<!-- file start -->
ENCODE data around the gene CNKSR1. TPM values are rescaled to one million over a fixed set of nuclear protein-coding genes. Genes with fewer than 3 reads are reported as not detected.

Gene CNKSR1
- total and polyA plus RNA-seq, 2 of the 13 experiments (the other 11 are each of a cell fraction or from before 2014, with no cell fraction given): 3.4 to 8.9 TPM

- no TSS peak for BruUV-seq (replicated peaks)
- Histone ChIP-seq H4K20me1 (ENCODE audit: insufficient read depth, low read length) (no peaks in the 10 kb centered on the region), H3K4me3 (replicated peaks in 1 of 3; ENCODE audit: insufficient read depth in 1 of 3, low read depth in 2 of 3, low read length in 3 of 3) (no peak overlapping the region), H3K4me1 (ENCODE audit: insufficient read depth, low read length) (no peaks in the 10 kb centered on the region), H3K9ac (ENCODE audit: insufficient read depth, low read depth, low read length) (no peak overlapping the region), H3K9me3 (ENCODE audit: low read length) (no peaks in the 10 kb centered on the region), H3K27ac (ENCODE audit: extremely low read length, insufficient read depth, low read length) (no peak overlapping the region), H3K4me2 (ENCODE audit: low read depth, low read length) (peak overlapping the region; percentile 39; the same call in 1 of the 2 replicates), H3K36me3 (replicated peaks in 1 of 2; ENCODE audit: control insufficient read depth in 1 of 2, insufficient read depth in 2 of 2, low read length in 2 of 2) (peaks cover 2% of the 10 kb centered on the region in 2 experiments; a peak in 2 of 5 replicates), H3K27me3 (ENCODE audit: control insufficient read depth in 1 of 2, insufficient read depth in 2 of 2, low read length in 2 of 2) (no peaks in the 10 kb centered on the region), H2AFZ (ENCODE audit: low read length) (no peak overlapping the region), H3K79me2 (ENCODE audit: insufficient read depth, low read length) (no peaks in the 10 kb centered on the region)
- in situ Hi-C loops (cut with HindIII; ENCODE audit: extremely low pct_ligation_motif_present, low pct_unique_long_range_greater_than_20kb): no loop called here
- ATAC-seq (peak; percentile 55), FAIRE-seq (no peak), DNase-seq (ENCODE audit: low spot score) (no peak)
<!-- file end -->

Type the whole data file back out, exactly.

ENCODE data around the gene CNKSR1. TPM values are rescaled to one million over a fixed set of nuclear protein-coding genes. Genes with fewer than 3 reads are reported as not detected.

Gene CNKSR1
- total and polyA plus RNA-seq, 2 of the 13 experiments (the other 11 are each of a cell fraction or from before 2014, with no cell fraction given): 3.4 to 8.9 TPM

- no TSS peak for BruUV-seq (replicated peaks)
- Histone ChIP-seq H4K20me1 (ENCODE audit: insufficient read depth, low read length) (no peaks in the 10 kb centered on the region), H3K4me3 (replicated peaks in 1 of 3; ENCODE audit: insufficient read depth in 1 of 3, low read depth in 2 of 3, low read length in 3 of 3) (no peak overlapping the region), H3K4me1 (ENCODE audit: insufficient read depth, low read length) (no peaks in the 10 kb centered on the region), H3K9ac (ENCODE audit: insufficient read depth, low read depth, low read length) (no peak overlapping the region), H3K9me3 (ENCODE audit: low read length) (no peaks in the 10 kb centered on the region), H3K27ac (ENCODE audit: extremely low read length, insufficient read depth, low read length) (no peak overlapping the region), H3K4me2 (ENCODE audit: low read depth, low read length) (peak overlapping the region; percentile 39; the same call in 1 of the 2 replicates), H3K36me3 (replicated peaks in 1 of 2; ENCODE audit: control insufficient read depth in 1 of 2, insufficient read depth in 2 of 2, low read length in 2 of 2) (peaks cover 2% of the 10 kb centered on the region in 2 experiments; a peak in 2 of 5 replicates), H3K27me3 (ENCODE audit: control insufficient read depth in 1 of 2, insufficient read depth in 2 of 2, low read length in 2 of 2) (no peaks in the 10 kb centered on the region), H2AFZ (ENCODE audit: low read length) (no peak overlapping the region), H3K79me2 (ENCODE audit: insufficient read depth, low read length) (no peaks in the 10 kb centered on the region)
- in situ Hi-C loops (cut with HindIII; ENCODE audit: extremely low pct_ligation_motif_present, low pct_unique_long_range_greater_than_20kb): no loop called here
- ATAC-seq (peak; percentile 55), FAIRE-seq (no peak), DNase-seq (ENCODE audit: low spot score) (no peak)